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The challenge of equitable and sustainable progress: scope of HDR2011Ljubjana, May 2011<br />
Why Equity and Sustainability? – distributive justice<br />Normative argument:<br />“It would be a gross violation of the ...
Importance of risk and uncertainty<br />Conceptual and measurement debates are often conceived in terms of substitutabilit...
Defining sustainable human development<br />	The preservation – and whenever possible expansion – of the substantive freed...
Synergies or trade-offs<br />
Inequality, (Un)Sustainability and HD: Potential Links<br />
Decline in inequality-adjusted HDI<br />
Trends in deprivations (MPI)<br />
EAP w/o China: 6; SA w/o India: 4, China+ India: 48<br />
Sub-Saharan Africa and South Asia most affected, particularly by precipitation<br />
The multidimensional poverty index (MPI)used in analysis of env deprivations of the poor<br />
‘Environmental’ deprivations are pervasive among the MPI* poor<br />New analysis highlights deprivations relating to dirty...
‘Environmental deprivations’ among MPI poor by region<br />
Environment threats and deprivations affect multiple aspects of wellbeing<br />Livelihoods – Direct threat to those depend...
Rethinking our development model<br />A clean and safe environment – a right, not a privilege  <br />130+ constitutions ad...
Integrating equity concerns into environmental policy design<br />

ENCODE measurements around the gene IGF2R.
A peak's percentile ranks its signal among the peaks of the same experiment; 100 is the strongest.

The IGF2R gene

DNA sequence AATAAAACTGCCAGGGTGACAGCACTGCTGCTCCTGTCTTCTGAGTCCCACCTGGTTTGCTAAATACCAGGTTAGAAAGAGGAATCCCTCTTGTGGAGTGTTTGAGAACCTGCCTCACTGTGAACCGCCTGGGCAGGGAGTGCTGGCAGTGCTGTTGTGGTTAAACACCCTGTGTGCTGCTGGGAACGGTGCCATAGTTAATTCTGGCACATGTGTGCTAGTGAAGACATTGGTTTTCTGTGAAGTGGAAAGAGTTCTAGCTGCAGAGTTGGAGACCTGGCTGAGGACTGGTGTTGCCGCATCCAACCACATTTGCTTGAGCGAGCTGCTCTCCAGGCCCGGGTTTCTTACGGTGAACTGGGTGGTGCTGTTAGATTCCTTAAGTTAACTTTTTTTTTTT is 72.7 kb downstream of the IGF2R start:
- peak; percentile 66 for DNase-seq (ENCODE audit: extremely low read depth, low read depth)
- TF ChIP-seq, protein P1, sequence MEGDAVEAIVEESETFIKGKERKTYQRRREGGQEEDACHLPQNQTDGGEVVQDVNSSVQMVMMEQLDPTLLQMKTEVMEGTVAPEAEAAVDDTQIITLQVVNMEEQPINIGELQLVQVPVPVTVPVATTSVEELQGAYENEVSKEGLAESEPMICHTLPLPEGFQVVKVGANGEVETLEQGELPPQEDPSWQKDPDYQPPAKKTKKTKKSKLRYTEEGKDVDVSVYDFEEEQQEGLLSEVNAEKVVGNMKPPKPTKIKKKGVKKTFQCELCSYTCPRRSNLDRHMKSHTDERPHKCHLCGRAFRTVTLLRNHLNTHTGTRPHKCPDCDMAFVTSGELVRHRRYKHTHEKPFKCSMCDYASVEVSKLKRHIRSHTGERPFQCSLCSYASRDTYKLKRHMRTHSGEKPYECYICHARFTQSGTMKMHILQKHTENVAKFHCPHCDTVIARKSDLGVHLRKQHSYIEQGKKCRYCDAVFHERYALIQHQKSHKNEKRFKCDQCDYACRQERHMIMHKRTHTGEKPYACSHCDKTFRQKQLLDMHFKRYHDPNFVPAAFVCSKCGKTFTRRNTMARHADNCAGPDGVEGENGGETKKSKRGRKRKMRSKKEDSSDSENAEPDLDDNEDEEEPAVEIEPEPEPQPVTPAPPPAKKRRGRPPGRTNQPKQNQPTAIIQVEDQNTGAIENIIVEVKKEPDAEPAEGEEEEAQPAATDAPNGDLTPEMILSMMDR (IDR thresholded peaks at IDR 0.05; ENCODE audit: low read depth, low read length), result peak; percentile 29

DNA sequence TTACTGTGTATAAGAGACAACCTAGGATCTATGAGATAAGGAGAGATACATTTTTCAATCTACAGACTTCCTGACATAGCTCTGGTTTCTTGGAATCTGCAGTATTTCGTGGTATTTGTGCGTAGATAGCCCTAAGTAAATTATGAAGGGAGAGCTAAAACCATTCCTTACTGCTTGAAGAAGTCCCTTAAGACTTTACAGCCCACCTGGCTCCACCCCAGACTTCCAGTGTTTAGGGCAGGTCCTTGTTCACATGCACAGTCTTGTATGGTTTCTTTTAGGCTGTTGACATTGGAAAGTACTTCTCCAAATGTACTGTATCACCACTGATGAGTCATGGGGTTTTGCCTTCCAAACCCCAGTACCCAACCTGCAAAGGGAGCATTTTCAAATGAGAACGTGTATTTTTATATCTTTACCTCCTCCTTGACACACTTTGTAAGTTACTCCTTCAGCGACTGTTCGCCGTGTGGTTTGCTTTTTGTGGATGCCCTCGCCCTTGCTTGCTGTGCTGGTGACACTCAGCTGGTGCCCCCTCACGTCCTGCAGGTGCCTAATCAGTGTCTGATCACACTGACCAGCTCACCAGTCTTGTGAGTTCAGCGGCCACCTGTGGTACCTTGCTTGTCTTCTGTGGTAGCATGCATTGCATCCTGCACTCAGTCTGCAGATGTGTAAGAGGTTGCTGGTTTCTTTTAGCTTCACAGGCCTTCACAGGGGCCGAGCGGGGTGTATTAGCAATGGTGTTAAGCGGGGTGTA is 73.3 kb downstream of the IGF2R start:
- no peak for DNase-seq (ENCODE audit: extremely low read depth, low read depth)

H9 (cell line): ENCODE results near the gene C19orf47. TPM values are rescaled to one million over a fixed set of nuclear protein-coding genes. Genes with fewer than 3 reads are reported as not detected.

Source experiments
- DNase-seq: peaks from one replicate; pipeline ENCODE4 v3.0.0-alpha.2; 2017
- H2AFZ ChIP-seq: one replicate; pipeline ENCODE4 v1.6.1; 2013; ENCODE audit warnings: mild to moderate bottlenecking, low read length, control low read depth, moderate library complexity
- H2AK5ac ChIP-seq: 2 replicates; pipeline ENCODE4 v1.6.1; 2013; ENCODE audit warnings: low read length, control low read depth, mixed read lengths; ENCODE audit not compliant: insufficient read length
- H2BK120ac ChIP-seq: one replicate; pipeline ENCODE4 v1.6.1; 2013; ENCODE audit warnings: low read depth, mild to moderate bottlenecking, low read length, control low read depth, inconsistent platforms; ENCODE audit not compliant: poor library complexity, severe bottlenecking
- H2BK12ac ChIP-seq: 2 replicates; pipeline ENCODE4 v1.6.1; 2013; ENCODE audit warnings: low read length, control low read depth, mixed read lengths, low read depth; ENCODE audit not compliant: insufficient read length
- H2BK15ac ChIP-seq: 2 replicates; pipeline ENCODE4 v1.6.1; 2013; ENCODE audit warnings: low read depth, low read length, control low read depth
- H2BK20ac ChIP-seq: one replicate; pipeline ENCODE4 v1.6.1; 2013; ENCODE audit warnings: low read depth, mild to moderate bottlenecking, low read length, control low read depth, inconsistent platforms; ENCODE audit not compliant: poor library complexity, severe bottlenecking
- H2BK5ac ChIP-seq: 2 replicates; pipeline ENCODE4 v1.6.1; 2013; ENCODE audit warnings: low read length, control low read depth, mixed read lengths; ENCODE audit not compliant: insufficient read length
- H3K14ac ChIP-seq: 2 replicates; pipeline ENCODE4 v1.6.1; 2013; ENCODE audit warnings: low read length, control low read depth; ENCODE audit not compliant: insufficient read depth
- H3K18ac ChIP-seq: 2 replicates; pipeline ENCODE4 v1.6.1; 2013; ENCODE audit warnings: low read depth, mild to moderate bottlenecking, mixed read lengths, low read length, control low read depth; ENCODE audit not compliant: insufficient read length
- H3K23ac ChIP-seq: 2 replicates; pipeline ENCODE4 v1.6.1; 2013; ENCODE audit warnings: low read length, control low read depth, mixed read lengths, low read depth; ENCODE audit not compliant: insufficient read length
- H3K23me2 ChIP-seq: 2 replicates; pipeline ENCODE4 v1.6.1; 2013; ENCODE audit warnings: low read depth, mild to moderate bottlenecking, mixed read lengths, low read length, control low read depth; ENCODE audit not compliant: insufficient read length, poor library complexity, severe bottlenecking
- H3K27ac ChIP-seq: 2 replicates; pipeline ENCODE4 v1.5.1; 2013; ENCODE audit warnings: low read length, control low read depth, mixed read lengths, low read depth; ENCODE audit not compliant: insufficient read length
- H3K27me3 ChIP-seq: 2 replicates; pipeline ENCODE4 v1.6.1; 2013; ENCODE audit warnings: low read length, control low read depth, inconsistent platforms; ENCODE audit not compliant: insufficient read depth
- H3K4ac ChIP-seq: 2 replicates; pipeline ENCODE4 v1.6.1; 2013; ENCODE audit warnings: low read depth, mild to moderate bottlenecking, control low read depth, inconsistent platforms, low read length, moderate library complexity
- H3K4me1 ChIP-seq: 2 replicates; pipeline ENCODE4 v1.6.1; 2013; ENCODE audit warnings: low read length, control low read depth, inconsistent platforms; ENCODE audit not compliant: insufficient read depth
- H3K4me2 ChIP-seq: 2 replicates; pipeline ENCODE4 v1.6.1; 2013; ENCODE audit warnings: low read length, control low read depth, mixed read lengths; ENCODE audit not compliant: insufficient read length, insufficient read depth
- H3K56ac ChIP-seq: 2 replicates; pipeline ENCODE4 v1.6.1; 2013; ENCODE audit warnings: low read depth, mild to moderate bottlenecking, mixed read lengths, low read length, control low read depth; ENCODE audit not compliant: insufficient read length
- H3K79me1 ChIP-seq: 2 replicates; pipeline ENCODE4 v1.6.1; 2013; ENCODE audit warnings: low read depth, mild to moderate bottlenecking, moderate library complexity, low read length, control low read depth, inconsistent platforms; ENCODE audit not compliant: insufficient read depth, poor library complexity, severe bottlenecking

Thank you <br />www.undp.org/hdr<br />‘let’s talk HDI’<br />HD Research Papers<br />HDRs<br />Reg and NHDRs<br />Eva.jespe...
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Human Development Report 2011 - The challenge of equitable and sustainable progress

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UNDP presentation, May 2011

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Human Development Report 2011 - The challenge of equitable and sustainable progress

  1. 1. The challenge of equitable and sustainable progress: scope of HDR2011Ljubjana, May 2011<br />
  2. 2. Why Equity and Sustainability? – distributive justice<br />Normative argument:<br />“It would be a gross violation of the universalist principle if we were to be obsessed about intergenerational equity without at the same seizing the problem of intragenerational equity” (Anand and Sen, 2000)<br />Empirical argument:<br />“many problems of resource depletion and environmental stress arise from disparities in economic and political power. ...our inability to promote the common interest in sustainable development is often a product of the relative neglect of economic and social justice within and amongst nations”(Bruntlandt Commission, 1987) <br />Can we identify intersections that allow for mutually supportive policies?<br /> -> Positive synergies<br />
  3. 3. Importance of risk and uncertainty<br />Conceptual and measurement debates are often conceived in terms of substitutability between natural and man-made capital<br />However, given risk, there is uncertainty about future substitutability<br />This favors the strong sustainability view over weak sustainability<br />The capabilities approach is concerned with the most disadvantaged, thus calls for action to avert catastrophic risks, and mitigate/adapt<br />